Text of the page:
Autism is one of the most common developmental disabilities in the world, affecting approximately 1 out of every 166 children. Its prevalence rate makes it the second most common developmental disability-even more common than Down Syndrome. By conservative estimate, more than 400,000 people in the U.S. today have some form of autism. In North Carolina, between 25,000 and 30,000 individuals have been diagnosed with the condition. It is a lifelong disability with no known cure at this time. The symptoms of autism tend to appear very early in life, usually within the first three years. In general, these include:
- Significant problems in language development
- Significant problems with understanding and engaging in social interactions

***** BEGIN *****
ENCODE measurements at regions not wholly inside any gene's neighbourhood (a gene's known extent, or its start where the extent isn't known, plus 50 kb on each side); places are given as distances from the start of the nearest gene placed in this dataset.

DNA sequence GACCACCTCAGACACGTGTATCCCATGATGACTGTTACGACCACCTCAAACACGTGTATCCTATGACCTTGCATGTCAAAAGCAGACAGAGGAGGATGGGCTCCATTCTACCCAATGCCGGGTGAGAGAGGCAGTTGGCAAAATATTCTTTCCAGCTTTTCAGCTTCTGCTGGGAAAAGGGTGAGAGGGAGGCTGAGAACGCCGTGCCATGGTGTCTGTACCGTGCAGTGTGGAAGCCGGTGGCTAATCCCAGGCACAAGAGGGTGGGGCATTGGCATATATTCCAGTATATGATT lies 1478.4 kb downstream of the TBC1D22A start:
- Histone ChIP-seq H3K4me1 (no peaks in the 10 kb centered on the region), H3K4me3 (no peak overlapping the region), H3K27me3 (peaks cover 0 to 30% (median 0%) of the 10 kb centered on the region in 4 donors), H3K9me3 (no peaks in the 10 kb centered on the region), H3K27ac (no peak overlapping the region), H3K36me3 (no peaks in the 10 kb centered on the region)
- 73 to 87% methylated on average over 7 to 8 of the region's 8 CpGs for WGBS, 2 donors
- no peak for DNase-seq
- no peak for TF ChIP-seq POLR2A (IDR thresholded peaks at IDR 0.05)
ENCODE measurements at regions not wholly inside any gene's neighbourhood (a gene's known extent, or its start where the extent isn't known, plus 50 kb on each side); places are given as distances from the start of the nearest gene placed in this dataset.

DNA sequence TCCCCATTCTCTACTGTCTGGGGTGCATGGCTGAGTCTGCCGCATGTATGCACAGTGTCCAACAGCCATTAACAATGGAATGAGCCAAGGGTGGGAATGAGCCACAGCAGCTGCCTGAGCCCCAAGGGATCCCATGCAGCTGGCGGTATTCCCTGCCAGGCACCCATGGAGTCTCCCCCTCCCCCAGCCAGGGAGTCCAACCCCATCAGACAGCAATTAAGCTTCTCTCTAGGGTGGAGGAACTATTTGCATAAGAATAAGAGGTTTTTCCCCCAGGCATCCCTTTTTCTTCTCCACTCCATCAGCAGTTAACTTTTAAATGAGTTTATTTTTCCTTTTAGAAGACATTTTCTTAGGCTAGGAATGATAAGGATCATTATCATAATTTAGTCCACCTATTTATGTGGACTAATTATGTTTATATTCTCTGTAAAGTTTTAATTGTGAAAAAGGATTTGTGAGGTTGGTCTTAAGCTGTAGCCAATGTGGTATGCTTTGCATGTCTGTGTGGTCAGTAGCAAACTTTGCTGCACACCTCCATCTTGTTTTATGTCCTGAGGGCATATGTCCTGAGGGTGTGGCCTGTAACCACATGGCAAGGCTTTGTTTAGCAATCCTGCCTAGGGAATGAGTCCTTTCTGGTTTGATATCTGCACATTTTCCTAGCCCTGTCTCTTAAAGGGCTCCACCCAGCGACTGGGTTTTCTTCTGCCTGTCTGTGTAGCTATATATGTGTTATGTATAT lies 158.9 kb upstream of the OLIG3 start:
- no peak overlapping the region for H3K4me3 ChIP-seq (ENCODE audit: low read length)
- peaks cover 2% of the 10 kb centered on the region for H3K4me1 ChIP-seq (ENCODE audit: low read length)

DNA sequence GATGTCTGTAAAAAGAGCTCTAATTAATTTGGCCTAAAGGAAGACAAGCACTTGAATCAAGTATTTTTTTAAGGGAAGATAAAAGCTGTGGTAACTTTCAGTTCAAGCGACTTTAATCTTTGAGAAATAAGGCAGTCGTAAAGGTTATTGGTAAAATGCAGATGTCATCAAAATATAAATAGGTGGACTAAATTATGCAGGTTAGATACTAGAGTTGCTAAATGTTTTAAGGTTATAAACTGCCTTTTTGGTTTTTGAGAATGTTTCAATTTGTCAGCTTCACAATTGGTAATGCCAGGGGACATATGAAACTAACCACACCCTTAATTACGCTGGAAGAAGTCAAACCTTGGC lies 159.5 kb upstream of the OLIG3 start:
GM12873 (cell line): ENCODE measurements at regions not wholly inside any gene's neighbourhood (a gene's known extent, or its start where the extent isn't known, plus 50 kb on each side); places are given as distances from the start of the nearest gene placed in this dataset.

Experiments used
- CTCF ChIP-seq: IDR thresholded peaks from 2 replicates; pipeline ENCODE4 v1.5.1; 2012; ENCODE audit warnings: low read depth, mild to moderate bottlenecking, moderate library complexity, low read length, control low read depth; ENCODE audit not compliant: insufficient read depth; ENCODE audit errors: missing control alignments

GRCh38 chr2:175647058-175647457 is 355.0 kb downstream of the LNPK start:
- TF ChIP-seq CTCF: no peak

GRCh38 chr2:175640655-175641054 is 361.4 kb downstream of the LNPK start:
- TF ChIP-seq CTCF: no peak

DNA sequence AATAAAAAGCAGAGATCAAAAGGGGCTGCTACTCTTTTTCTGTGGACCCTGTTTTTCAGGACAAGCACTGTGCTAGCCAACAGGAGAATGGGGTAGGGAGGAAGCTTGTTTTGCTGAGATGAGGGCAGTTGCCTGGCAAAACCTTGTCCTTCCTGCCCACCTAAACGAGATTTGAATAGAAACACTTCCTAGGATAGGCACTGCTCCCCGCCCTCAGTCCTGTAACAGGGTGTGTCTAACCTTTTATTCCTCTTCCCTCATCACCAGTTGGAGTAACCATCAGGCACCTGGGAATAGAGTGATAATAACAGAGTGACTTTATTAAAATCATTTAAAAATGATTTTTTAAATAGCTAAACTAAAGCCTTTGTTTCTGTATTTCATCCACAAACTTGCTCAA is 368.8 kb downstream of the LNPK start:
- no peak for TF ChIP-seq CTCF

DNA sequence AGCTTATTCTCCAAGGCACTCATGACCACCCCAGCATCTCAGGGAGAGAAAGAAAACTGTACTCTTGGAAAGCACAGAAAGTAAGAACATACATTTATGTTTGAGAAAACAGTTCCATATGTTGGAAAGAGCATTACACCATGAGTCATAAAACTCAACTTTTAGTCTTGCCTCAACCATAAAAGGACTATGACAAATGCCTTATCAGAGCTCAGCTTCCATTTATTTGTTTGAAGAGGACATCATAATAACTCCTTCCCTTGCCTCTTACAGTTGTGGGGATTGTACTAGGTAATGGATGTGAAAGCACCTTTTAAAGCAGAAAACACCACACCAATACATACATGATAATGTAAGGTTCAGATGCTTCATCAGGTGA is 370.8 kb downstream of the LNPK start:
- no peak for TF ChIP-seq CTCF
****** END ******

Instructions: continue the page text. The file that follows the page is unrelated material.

- Inconsistent sensory response patterns-for instance, periods when hearing appears to function normally and periods of apparent deafness
- Uneven pattern of intellectual development
- Significant, highly-focused restriction of interests and activities
- The symptoms and characteristics of autism can present themselves in a variety of combinations and with a range of severity from mild to severe, so two children with the same diagnosis of autism can act very differently from one another and have very different skills, abilities and functioning levels.